• Steadiness (Sthira)
  • Comfort (Sukha)
  • Smooth and Long Breathing (Prayatna Sithila)

The term Vinyasa is derived from nyasa, meaning “to place,” and vi, meaning “in a special way.”  This indicates that we are not “throwing our bodies around” but are bringing consciousness to each movement in each moment.

Shiva Rea adds, “Vinyasa in its original meaning from the early Tantras is understood as the ‘sequence of consciousness,’ or how life unfolds from…the creative pulse of life.”

Vinyasa can be defined as our external movements that are an expression of how we think and feel.

Characteristics of Vinyasa Flow Yoga

  • Vinyasa Yoga connects one posture to the next using the breath.  This can be thought of as linking or flowing into postures which is sometimes why it’s called “Flow Yoga”.  The opposite of this would be an alignment based class where students engage with a posture, explore it for a period of time and then “break the posture” by coming out.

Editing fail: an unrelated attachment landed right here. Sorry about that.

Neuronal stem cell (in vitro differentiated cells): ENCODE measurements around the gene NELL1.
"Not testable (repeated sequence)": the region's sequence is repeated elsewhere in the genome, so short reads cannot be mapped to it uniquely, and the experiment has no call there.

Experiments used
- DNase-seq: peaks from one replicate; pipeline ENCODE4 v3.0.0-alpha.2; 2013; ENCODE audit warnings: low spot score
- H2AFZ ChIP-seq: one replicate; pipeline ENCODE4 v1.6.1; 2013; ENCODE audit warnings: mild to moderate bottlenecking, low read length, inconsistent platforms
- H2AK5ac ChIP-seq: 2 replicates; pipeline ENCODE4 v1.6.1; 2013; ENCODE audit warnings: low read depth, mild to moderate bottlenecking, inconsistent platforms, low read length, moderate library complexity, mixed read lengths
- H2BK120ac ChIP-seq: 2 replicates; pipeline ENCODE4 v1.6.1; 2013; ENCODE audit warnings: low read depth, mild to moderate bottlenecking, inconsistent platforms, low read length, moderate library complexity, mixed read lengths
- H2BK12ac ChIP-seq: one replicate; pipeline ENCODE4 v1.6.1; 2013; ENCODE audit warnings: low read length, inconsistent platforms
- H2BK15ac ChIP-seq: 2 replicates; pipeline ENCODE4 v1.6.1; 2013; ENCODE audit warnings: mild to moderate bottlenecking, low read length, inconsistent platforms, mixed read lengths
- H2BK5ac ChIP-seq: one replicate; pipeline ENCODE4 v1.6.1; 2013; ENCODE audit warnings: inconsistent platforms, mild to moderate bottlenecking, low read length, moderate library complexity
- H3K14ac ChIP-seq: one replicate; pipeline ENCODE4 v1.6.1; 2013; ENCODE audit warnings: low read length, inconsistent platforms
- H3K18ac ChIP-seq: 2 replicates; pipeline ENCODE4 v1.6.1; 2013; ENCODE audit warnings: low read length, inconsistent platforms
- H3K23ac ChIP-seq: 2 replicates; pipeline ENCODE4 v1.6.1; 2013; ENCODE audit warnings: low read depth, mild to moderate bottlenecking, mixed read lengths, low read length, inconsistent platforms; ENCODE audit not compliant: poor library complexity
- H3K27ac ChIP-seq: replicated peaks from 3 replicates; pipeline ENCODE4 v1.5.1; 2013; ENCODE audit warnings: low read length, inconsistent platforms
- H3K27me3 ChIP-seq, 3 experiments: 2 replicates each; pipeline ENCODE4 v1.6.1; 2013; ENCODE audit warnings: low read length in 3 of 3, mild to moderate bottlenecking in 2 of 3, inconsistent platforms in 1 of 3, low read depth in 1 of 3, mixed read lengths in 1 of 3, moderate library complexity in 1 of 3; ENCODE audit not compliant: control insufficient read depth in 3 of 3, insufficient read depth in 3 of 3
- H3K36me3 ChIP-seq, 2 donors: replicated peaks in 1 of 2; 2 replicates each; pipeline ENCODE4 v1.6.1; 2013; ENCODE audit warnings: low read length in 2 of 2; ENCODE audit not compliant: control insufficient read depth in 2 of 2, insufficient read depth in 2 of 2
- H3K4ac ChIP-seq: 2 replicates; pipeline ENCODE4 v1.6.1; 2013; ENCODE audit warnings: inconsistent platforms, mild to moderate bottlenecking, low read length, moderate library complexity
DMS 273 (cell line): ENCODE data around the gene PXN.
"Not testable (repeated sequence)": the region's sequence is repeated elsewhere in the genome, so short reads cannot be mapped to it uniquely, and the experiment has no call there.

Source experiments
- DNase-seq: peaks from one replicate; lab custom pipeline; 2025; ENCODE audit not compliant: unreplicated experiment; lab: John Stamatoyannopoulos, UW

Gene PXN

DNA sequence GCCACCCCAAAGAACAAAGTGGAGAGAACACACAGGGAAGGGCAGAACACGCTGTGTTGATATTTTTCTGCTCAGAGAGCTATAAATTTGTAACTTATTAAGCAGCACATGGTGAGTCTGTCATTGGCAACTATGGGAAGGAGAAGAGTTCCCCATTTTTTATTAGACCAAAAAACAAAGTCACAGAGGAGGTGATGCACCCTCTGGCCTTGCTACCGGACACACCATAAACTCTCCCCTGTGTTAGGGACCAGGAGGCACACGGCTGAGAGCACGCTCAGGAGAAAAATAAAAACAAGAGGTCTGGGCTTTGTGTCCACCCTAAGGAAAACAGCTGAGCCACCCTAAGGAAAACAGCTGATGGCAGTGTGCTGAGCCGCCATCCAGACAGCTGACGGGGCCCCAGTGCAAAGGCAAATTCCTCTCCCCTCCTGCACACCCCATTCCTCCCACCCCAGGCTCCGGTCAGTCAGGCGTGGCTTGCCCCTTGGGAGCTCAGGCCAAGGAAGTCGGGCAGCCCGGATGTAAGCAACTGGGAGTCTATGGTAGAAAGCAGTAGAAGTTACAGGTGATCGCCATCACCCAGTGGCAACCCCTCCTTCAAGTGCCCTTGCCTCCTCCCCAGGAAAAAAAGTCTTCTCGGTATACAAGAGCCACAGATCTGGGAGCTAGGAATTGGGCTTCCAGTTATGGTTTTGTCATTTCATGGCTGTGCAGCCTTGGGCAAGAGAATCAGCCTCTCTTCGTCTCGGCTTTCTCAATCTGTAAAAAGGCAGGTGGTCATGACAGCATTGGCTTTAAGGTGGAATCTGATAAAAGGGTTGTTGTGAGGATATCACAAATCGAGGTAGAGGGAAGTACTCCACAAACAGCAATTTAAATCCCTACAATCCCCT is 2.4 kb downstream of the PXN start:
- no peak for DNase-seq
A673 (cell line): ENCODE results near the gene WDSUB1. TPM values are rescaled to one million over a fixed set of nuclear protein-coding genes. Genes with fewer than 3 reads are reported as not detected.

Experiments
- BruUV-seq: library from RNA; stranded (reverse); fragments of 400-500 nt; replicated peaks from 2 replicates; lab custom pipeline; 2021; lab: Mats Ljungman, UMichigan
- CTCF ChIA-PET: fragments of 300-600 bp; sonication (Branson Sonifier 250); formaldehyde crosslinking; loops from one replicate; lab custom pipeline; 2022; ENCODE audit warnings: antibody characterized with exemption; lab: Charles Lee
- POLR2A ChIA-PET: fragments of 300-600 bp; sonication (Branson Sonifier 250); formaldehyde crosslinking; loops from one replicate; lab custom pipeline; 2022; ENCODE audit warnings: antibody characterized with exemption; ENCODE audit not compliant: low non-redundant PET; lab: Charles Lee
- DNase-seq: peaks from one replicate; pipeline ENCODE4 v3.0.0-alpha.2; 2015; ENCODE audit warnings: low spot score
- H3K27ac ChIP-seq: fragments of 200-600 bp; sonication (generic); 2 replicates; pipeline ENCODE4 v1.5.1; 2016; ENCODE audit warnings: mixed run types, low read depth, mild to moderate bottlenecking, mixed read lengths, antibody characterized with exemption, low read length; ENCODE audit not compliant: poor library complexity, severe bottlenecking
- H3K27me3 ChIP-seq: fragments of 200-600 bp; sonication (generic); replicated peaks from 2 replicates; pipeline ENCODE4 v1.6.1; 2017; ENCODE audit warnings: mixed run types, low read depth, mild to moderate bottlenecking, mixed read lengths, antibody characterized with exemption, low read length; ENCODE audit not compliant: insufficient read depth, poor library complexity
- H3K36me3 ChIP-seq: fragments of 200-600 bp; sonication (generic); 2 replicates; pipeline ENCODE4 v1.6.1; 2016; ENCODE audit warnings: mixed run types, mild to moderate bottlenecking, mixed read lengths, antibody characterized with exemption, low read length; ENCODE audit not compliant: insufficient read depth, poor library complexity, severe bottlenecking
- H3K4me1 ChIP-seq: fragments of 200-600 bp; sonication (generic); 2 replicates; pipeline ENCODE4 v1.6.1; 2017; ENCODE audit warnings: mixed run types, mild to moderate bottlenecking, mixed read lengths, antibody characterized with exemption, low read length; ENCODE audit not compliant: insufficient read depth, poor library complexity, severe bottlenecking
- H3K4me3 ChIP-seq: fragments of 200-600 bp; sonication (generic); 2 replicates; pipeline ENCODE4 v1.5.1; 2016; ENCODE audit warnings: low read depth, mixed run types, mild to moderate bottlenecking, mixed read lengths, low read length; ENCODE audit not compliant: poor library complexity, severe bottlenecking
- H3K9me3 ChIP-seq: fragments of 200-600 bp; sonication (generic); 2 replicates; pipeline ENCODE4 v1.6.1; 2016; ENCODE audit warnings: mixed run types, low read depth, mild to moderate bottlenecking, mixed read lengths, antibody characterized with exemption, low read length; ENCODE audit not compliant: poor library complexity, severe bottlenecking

• “Transitions” are what connect one posture to another in Vinyasa.  They are the in-between part.  What is not always appreciated is that transitions are considered postures themselves.  To move in a more graceful, connected way, allot just as much time developing skill in the transitions as you do in the asana.
  • Vinyasa is synonymous with movement.  Moving in and out of postures is the obvious movement but even in stillness Vinyasa is represented by the beat of your heart and inhale/exhale of your breath.
  • Move with breath.  Breath initiates the movement of Vinyasa which is why you’ll hear it referred to as a “breath-synchronized” practice.
  • Vinyasa practice generates heat and can add a cardiovascular component not always present in other forms of postural practice.
  • Often equated with high-energy, there are many ways to approach Vinyasa from rapid to slow.  Build strength, coupled with flexibility, by emphasizing and exploring slower options.  Doing so will help you create a sustainable, life-long practice.